Epilepsy & Seizures Care pathway
Epilepsy and seizures are the most common neurological reason for emergency presentations at hospital. They represent around 1.5% of emergency admissions nationally, and it is known that there are an equivalent number of Emergency Department (ED) attendances that are discharged without admission. Whilst 1.5% is lower than many of the more high profile conditions (such as heart failure or COPD), many of the seizure admissions are eminently preventable, rather than an expected feature of a declining chronic state, and so there is a huge opportunity to improve care amongst these patients. However, care is poorly coordinated across sectors and organisations.
The first step in understanding the scale of the problem and how patients navigate the healthcare system is to accurately identify the correct cohort of admissions. Whilst there are pre-existing figures available, the vagaries of the coding system mean that these are not always recognised by clinicians as the true case mix. We believe that our method of identification, described below, is currently the most accurate.
Once we have identified the seizures admissions, by combining data from the A&E and outpatient datasets, both before and following the index admission, it is possible to monitor hospital performance and report this back to them as part of a Learning Health System. Moreover, the routine collected hospital data can be used to assess the impact of interventions, such as the Walton Seizure Pathway and the NIHR-funded Care After Presenting with Seizures (CAPS) project and monitoring the effect these interventions have on health inequalities, as outlined below.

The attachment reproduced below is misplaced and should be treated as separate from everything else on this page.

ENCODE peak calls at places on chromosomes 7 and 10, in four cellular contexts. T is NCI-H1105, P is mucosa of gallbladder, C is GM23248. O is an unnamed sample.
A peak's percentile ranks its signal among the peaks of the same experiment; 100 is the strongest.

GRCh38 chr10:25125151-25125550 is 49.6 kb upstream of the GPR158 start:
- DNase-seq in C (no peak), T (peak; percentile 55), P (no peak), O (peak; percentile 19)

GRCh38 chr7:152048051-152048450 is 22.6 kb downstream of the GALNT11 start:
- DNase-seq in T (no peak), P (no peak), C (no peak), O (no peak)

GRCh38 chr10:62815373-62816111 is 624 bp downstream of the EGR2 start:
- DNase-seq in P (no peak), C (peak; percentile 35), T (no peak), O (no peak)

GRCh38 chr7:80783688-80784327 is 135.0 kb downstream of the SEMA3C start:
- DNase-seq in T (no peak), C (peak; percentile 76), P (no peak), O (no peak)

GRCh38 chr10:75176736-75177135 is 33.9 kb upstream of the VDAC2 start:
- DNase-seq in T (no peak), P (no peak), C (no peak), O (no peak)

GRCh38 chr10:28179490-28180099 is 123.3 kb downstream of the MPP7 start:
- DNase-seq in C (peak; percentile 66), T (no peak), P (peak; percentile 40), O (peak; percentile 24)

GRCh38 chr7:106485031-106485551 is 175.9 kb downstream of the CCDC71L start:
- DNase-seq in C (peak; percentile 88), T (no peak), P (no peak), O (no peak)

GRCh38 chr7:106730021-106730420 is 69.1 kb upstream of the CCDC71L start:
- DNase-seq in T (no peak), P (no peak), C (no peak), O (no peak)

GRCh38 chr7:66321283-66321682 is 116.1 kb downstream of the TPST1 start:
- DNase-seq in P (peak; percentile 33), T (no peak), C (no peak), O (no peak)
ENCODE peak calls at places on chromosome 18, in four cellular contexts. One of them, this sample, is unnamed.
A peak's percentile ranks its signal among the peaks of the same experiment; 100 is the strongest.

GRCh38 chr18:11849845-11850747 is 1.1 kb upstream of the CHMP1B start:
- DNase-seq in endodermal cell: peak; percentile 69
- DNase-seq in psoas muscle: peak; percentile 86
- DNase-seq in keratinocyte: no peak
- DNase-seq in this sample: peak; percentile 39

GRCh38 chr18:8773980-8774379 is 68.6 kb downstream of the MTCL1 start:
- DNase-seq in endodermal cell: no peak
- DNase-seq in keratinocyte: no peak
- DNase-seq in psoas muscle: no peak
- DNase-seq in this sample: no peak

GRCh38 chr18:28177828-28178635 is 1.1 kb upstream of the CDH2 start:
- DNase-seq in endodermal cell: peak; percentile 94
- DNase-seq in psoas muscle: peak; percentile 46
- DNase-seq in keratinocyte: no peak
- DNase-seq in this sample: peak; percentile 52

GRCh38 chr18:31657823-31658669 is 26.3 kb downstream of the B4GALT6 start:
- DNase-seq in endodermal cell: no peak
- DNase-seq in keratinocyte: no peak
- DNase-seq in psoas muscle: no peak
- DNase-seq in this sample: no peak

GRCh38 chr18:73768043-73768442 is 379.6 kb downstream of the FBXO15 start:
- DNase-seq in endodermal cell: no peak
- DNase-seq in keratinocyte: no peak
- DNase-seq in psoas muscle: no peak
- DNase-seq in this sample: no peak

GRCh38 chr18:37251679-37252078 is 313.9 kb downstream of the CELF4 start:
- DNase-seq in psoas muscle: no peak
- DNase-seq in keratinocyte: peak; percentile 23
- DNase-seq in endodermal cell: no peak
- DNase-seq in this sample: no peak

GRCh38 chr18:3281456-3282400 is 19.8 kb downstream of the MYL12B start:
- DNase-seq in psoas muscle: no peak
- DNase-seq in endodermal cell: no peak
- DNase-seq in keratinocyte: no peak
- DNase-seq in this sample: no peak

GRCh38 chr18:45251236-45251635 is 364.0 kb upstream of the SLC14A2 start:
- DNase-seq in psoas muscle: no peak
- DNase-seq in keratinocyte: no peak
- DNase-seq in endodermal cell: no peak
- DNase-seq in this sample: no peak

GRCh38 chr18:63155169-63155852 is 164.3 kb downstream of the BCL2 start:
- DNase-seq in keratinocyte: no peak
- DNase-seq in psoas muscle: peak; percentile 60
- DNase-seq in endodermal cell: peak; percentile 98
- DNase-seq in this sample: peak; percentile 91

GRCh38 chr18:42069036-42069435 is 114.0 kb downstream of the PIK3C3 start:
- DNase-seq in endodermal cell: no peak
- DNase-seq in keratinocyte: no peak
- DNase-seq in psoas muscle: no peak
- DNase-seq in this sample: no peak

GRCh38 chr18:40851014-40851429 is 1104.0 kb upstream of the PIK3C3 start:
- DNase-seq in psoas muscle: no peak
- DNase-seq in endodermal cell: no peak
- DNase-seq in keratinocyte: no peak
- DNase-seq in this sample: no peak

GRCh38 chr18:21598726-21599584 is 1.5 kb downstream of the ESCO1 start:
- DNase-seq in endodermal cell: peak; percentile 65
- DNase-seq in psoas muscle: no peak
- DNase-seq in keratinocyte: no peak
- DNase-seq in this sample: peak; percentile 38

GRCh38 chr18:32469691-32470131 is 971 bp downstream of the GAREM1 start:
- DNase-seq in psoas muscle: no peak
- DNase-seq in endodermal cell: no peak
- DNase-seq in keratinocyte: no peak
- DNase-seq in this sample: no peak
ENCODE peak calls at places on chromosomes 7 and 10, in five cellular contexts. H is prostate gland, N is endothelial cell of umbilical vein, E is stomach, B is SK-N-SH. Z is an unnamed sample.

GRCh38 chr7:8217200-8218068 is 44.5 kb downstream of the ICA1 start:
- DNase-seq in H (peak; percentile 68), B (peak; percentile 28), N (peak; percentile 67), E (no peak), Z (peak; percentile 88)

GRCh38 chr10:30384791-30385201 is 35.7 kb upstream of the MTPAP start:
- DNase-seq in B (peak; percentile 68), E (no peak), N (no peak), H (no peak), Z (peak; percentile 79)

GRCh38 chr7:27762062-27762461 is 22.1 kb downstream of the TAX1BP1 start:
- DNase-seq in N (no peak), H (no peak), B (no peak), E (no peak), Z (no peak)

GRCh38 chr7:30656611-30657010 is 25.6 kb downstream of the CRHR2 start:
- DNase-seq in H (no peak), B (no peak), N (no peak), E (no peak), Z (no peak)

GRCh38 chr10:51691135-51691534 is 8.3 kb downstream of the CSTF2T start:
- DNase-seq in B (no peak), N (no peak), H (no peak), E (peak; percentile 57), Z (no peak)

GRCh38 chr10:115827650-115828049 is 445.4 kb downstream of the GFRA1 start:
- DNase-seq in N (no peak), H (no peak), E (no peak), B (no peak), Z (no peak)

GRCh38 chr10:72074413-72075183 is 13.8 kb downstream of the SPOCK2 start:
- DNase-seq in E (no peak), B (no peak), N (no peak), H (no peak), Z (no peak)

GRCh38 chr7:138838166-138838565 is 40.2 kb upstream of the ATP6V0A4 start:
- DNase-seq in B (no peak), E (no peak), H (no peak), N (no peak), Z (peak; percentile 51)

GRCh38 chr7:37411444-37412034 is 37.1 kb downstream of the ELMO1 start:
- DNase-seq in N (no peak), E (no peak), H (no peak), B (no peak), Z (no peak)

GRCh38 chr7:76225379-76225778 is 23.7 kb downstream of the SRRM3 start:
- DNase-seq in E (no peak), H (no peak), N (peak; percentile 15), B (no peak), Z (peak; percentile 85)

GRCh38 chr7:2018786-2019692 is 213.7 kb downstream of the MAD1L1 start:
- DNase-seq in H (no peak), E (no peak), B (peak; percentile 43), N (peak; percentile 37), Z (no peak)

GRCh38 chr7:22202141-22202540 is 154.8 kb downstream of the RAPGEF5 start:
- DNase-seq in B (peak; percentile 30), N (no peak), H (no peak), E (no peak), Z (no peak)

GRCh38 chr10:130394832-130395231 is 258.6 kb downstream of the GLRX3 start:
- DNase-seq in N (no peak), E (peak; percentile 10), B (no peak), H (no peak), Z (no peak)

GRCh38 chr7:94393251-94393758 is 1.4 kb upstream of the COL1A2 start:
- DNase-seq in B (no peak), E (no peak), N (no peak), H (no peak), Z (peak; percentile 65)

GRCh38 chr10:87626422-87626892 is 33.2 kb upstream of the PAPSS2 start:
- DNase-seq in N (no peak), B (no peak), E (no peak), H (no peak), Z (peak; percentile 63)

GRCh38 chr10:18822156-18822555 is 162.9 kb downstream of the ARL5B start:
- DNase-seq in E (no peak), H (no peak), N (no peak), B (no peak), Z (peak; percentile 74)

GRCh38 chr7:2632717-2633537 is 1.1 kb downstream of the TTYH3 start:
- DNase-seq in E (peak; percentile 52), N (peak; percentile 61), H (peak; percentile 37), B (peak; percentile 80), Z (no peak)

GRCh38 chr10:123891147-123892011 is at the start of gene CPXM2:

Using the geographical data which is present in the data, allows patterns of high referral rates to be identified, and when fed back to local CCGs, we show how this can be used to inform the siting of community outreach clinics. The clinical information held within the data can also be analysed, and we demonstrate how an analysis of CT scans highlights the inadequate coordination in care and leadership, as well as wasted resources and unnecessary radiation exposure to patients.
Our work has been presented and, to varying extents, our methodology has been adopted at a national level by a number of groups including National Neurology Advisory Group, RightCare, Getting It Right First Time, and the NHSE Epilepsy Specialist Commissioning Review.